Friday, March 31, 2023

The Rain Came Down.

My Plants.

Friday has come around again, and it is still raining, and windy. I’m keen to get on with some gardening, but I’ll have to be patient. I went to the garden centre yesterday to see what plants they had. I came home with a potentilla, a primula, a muscari and an erysimon. I'll try and get a few plants every week now. The forecast isn’t good for tomorrow either, so I think it might be Sunday before I get them potted out. Never mind, there is plenty to do indoors in the meantime. 
I’m listening to Steve Earle,The Collection at the moment. What a great singer he is, San Antonio Girl is the song playing right now. This is followed by The Rain Came Down which seems appropriate as I look out the kitchen window at the lashing rain. 

I won’t even be venturing out for a walk today. I might nip to the pub this evening though. I can’t think of much else to say right now. The Van Morrison fans seem to be very impressed with his shows in Amsterdam. (See videos below) I think he is headed for Northern Ireland next, so I hope he is on top form for the fans there as well. I’m going to see him in Cheltenham at the end of April, and I’ll tell you what I think about his latest music after that.

Wednesday, March 29, 2023

Tulip Tree.

I just thought I’d show you one last photo from Stourhead. They have some wonderful trees there. This is me and a Tulip Tree. (Liriodendron tulipifera) Liriodendron is a genus of two species of characteristically large trees, deciduous over most of their populations, in the magnolia family. These trees are widely known by the common name tulip tree or tuliptree for their large flowers superficially resembling tulips. It is sometimes referred to as tulip poplar or yellow poplar, and the wood simply as "poplar", although not closely related to the true poplars. Other common names include canoe wood, saddle-leaf tree, and white wood. They are native to North America. This particular specimen was germinated and planted in 1791 which makes it 232 years old. I found the photo below on the internet. It shows the same tree in August last year, looking quite magnificent. Weather permitting, I am going to visit another estate near here next Monday, so hopefully I will be able to show you more photos next week.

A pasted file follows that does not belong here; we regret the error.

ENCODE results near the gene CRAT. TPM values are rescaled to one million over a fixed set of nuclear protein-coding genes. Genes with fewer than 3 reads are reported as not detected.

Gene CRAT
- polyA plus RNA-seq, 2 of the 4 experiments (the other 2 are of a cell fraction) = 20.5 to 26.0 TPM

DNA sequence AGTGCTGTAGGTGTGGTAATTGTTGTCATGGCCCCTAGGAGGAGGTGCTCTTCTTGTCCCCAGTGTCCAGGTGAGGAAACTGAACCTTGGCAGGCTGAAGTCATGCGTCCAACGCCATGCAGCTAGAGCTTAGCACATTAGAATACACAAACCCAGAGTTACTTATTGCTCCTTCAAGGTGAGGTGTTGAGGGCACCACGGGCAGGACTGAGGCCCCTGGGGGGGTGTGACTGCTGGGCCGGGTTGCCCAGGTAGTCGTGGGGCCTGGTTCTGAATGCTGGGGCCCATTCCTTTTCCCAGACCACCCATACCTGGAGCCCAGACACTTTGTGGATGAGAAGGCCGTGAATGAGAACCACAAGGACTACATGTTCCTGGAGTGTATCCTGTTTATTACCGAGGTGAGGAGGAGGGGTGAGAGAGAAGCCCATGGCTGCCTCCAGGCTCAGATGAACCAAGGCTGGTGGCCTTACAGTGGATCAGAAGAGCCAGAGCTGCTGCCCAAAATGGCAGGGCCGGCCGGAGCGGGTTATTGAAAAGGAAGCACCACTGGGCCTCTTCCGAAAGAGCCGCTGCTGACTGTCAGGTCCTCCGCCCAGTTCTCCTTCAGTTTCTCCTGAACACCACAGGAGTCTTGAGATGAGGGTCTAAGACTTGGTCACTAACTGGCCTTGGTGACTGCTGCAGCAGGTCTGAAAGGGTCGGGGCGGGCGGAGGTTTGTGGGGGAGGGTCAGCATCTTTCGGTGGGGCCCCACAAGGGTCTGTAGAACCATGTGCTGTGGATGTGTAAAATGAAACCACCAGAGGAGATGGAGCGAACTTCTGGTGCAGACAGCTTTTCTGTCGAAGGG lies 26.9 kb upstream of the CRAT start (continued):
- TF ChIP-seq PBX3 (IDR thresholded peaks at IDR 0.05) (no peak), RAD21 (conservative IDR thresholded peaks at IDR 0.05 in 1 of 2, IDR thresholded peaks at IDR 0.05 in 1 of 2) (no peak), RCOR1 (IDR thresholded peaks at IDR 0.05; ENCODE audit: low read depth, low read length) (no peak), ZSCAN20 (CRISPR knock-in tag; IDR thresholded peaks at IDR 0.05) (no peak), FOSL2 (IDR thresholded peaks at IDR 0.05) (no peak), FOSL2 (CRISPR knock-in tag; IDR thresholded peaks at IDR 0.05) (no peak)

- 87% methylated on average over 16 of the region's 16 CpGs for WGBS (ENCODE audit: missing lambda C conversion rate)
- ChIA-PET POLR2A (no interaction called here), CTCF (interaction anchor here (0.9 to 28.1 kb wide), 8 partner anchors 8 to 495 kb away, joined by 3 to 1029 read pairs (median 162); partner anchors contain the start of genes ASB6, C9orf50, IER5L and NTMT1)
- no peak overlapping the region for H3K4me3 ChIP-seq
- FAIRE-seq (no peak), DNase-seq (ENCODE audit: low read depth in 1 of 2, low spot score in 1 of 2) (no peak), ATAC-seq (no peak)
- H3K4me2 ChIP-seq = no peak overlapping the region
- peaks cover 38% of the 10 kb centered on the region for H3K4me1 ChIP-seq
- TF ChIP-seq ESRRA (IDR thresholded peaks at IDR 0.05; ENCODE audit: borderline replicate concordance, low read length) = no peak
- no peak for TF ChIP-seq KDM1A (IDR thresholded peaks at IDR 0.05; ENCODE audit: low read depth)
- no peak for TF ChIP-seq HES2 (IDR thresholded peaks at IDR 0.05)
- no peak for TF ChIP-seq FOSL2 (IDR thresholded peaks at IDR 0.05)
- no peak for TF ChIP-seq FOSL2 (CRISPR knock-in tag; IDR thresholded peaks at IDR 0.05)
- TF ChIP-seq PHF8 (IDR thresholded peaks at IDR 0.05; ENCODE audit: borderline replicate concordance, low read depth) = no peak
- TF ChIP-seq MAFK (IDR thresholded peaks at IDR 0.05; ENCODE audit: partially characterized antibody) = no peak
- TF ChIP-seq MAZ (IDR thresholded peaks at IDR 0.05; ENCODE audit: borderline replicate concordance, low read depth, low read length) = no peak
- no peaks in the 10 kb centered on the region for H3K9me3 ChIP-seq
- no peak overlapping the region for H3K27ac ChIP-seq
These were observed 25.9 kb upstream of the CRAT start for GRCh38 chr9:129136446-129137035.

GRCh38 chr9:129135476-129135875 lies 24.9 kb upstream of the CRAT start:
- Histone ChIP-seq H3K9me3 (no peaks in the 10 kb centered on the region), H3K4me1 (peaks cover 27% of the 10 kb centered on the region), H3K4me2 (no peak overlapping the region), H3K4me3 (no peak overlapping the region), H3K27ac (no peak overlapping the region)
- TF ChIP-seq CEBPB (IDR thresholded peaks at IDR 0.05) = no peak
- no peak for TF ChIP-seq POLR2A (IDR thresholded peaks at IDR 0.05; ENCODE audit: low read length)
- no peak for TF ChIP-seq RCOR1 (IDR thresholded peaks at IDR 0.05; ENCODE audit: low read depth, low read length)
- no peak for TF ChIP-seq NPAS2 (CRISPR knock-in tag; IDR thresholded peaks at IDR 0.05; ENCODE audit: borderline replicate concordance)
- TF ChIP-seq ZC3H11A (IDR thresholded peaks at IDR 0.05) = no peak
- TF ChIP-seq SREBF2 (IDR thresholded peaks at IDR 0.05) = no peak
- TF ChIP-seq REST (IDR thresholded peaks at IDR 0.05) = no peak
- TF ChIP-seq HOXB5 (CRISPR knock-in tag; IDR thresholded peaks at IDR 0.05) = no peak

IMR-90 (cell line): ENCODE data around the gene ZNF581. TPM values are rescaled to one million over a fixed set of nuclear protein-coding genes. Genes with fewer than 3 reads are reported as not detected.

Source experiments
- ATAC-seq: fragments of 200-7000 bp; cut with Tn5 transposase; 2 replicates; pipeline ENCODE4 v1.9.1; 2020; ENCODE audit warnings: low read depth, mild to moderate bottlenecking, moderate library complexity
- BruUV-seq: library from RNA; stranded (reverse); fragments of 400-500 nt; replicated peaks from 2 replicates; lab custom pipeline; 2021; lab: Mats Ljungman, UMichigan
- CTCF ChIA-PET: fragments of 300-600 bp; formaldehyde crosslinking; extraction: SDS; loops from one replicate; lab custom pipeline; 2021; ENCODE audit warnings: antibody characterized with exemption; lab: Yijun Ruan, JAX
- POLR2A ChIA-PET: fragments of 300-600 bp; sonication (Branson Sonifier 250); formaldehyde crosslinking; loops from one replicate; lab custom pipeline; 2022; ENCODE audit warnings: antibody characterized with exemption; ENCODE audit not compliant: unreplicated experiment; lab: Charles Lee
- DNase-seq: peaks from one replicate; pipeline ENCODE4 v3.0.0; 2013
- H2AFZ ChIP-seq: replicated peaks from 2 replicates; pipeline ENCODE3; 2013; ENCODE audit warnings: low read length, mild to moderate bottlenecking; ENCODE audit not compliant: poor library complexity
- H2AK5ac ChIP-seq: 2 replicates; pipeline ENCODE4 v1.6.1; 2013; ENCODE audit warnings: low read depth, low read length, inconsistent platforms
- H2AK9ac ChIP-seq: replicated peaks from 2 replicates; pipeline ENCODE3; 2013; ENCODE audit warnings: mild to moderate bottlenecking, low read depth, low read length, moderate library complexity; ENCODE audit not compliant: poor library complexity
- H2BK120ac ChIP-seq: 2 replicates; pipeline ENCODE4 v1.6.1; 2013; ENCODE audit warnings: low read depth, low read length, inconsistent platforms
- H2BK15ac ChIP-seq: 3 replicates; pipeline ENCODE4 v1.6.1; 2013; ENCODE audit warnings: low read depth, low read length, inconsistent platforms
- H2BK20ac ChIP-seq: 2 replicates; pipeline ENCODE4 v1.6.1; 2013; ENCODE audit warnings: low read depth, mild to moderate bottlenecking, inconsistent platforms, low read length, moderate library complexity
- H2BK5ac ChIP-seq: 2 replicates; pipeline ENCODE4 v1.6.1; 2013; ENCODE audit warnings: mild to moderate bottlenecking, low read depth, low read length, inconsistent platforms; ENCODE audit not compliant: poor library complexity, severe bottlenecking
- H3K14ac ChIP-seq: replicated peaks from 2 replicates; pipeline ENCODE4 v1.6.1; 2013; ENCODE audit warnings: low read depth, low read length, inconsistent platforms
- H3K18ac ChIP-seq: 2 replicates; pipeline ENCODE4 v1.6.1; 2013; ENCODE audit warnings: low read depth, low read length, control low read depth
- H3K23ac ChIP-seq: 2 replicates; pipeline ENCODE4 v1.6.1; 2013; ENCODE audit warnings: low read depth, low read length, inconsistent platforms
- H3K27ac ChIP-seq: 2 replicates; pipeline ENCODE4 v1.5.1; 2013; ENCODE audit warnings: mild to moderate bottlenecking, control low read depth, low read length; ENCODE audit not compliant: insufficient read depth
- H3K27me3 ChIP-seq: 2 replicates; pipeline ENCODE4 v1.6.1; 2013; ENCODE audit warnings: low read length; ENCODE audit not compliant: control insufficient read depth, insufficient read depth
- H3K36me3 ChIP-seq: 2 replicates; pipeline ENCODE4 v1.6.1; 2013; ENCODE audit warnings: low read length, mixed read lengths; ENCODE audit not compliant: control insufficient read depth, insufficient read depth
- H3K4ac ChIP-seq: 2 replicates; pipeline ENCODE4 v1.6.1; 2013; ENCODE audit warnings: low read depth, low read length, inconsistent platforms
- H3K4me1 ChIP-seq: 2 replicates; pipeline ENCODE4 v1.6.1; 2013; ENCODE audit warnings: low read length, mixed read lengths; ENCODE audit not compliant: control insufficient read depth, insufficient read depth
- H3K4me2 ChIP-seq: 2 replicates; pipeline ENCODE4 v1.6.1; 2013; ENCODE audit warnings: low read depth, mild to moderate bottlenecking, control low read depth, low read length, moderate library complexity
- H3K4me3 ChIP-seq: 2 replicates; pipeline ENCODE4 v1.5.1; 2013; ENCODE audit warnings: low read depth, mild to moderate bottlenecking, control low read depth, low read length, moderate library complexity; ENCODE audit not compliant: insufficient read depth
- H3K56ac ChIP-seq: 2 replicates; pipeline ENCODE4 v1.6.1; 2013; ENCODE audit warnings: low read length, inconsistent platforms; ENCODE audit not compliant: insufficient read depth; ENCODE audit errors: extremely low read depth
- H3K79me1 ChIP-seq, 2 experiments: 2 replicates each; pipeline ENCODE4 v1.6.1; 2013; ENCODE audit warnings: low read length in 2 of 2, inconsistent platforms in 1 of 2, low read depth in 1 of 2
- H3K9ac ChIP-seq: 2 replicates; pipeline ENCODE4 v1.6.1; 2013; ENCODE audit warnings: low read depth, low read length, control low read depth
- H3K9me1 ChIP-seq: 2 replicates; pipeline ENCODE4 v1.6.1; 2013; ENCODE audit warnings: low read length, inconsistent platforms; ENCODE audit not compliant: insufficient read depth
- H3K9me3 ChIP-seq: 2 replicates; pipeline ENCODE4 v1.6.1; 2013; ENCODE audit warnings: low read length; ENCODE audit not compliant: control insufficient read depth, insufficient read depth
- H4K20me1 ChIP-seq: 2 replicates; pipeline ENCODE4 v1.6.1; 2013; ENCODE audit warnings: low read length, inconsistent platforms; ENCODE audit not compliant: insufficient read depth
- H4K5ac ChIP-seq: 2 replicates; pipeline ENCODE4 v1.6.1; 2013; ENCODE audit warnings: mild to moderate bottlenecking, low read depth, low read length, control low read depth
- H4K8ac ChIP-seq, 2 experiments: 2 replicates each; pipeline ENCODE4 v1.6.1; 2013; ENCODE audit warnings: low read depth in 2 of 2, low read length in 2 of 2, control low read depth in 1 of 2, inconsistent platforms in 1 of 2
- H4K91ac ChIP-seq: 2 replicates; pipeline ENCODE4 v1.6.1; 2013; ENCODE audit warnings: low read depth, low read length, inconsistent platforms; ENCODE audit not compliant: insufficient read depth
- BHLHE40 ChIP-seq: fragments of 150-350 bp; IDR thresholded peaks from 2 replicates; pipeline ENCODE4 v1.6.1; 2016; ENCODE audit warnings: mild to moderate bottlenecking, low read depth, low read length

Tuesday, March 28, 2023

Stourhead Revisited.

I had planned to do some gardening today, but it is raining at the moment, so that might not happen. Yesterday was quite a pleasant day and a friend suggested that we go to Stourhead as she is a National Trust member. What I like about Stourhead is that it looks magnificent whatever time of the year you visit. Yesterday the lakeside was covered in a host of golden daffodils as far as the eye could see. As I walked around the lake, I could also see the rhododendrons blossoming into life, as well as magnolias and handkerchief trees.
 There are interesting buildings to visit as well, such as the Walled Garden, Temple of Flora, the Boat House, the Grotto, Gothic Cottage, Pantheon, Cascade & Waterwheel, Palladian Bridge, The Icehouse, and the Obelisk.  

In the Pantheon.

It is a wonderful place to visit and a brisk walk is excellent exercise. Afterwards we sat in the Spring sunshine and enjoyed a cup of coffee. After a quick browse in the Art Gallery and the second-hand bookshop we set off towards home. 
I had never seen King Alfred’s Tower before, so we stopped off there. It is a folly on the edge of the border with Wiltshire, on the Stourhead estate. The tower stands on Kingsettle Hill and belongs to the National Trust. It is designated as a Grade I listed building. Henry Hoare II planned the tower in the 1760s to commemorate the end of the Seven Years' War against France and the accession of King George III, and it was erected near the site of Egbert's Stone, where it is believed that Alfred the Great, King of Wessex, rallied the Anglo-Saxons in 878 before the Battle of Edington. 

The tower was damaged by an aeroplane in 1944 and restored in the 1980s. The 49-metre-high (161 ft) triangular tower has a hollow centre and is climbed by means of a helical staircase in one of the corner projections. It has a statue of King Alfred and a dedication inscription. 
My friend had enough walking for one day, so she waited in the car while I went to see the tower. I found it to have quite a spooky atmosphere, standing there all alone, isolated in the middle of nowhere. It was locked, only open from 11.00 until 3.00 at weekends, so I couldn’t climb the 200 steps to see the view over Stourhead. That will have to wait for another day. We got home about 5.00 after a most enjoyable afternoon. The highlight for me was the tranquillity of the lake, and a quote by John Milton from Paradise Lost which I couldn’t get out of my head.

'Not distant far from thence a murmuring sound

Of waters issued from a cave and spread Into a liquid plain; then stood unmoved,

Pure as the expanse of Heaven.

I thither went With unexperienced thought, and laid me down

On the green bank, to look into the clear smooth lake, that to me seemed another sky'.

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